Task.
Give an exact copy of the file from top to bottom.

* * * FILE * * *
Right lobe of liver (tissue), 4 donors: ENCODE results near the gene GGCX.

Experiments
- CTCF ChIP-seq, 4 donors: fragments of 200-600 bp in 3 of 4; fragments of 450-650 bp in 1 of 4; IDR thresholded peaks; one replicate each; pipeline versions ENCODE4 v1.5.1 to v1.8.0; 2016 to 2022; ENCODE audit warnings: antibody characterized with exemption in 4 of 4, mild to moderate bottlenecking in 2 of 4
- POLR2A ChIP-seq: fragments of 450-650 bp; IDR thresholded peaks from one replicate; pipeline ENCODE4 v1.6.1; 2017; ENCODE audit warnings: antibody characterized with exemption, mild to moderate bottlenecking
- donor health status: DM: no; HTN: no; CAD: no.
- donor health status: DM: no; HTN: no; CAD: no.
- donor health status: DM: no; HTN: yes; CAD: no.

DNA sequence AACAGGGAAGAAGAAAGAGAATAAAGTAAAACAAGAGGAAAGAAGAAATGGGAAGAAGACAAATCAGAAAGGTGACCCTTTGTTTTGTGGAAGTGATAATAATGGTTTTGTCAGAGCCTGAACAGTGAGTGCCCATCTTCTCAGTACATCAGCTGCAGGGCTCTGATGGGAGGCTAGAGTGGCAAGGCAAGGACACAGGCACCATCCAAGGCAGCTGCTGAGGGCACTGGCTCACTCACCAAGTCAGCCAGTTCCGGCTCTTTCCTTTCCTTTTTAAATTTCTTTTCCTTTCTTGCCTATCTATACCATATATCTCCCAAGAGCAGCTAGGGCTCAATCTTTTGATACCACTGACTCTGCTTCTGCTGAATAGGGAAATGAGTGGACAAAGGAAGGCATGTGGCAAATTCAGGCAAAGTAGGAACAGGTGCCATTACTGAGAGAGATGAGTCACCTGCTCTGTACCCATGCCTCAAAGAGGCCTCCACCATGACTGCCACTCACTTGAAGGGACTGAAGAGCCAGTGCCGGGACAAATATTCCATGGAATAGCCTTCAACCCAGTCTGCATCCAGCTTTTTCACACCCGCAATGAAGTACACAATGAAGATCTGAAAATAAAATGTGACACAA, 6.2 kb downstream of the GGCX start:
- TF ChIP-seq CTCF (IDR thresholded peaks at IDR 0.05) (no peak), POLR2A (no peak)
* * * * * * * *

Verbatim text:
Right lobe of liver (tissue), 4 donors: ENCODE results near the gene GGCX.

Experiments
- CTCF ChIP-seq, 4 donors: fragments of 200-600 bp in 3 of 4; fragments of 450-650 bp in 1 of 4; IDR thresholded peaks; one replicate each; pipeline versions ENCODE4 v1.5.1 to v1.8.0; 2016 to 2022; ENCODE audit warnings: antibody characterized with exemption in 4 of 4, mild to moderate bottlenecking in 2 of 4
- POLR2A ChIP-seq: fragments of 450-650 bp; IDR thresholded peaks from one replicate; pipeline ENCODE4 v1.6.1; 2017; ENCODE audit warnings: antibody characterized with exemption, mild to moderate bottlenecking
- donor health status: DM: no; HTN: no; CAD: no.
- donor health status: DM: no; HTN: no; CAD: no.
- donor health status: DM: no; HTN: yes; CAD: no.

DNA sequence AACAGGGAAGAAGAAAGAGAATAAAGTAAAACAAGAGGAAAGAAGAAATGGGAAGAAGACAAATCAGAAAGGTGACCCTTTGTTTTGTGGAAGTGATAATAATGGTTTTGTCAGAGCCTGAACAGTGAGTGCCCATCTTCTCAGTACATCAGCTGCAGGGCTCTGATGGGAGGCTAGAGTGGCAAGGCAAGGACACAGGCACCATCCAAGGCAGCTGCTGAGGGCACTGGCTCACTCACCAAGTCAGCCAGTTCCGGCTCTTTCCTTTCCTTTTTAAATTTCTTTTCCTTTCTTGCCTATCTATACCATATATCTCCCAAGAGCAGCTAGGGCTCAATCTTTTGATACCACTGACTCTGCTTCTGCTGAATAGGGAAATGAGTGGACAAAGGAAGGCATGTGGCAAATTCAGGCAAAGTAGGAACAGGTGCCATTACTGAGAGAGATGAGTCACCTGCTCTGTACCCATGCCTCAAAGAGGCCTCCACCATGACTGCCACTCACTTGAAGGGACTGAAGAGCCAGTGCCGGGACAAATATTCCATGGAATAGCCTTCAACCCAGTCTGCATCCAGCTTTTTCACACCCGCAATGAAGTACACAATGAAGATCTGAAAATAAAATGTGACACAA, 6.2 kb downstream of the GGCX start:
- TF ChIP-seq CTCF (IDR thresholded peaks at IDR 0.05) (no peak), POLR2A (no peak)